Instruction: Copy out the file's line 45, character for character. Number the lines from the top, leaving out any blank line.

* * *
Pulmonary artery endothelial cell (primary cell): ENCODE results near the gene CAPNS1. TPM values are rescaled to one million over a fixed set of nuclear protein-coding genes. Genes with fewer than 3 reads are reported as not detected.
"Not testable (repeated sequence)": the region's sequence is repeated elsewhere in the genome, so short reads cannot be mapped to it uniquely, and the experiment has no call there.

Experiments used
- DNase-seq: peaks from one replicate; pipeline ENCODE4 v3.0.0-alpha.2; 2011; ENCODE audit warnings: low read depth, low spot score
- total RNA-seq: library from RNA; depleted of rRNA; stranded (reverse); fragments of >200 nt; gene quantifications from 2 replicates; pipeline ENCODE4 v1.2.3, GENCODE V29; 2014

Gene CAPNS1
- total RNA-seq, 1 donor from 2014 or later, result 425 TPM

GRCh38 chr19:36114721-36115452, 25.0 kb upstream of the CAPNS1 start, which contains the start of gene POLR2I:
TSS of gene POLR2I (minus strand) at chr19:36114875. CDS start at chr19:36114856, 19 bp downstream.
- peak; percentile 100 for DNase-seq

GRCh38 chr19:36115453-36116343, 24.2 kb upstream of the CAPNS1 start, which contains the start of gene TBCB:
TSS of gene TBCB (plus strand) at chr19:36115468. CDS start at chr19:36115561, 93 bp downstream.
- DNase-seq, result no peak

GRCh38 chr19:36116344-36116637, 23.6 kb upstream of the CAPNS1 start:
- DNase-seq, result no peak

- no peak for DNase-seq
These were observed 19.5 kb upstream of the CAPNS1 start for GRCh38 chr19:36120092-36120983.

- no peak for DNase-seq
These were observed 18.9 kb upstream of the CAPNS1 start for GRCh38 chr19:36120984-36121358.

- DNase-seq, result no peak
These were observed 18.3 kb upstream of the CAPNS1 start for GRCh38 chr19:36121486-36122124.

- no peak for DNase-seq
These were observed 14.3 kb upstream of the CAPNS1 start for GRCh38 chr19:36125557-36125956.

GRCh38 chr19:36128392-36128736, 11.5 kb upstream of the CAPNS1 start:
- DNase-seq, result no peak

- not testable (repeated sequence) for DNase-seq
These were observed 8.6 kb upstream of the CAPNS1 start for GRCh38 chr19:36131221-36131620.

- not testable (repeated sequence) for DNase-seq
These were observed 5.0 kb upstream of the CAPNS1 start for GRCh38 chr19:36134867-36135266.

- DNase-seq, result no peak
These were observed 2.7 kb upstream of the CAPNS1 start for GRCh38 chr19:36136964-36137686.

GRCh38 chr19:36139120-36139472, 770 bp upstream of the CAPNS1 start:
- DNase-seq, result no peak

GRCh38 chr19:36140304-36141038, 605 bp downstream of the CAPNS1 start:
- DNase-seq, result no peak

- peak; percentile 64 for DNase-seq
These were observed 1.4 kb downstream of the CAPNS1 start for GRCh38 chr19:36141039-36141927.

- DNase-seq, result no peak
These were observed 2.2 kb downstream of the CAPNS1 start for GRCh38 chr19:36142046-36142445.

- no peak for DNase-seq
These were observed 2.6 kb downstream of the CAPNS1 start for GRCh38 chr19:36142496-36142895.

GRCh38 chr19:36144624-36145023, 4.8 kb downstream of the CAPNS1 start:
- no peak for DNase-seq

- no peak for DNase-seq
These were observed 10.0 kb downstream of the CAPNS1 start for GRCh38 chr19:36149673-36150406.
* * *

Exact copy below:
These were observed 10.0 kb downstream of the CAPNS1 start for GRCh38 chr19:36149673-36150406.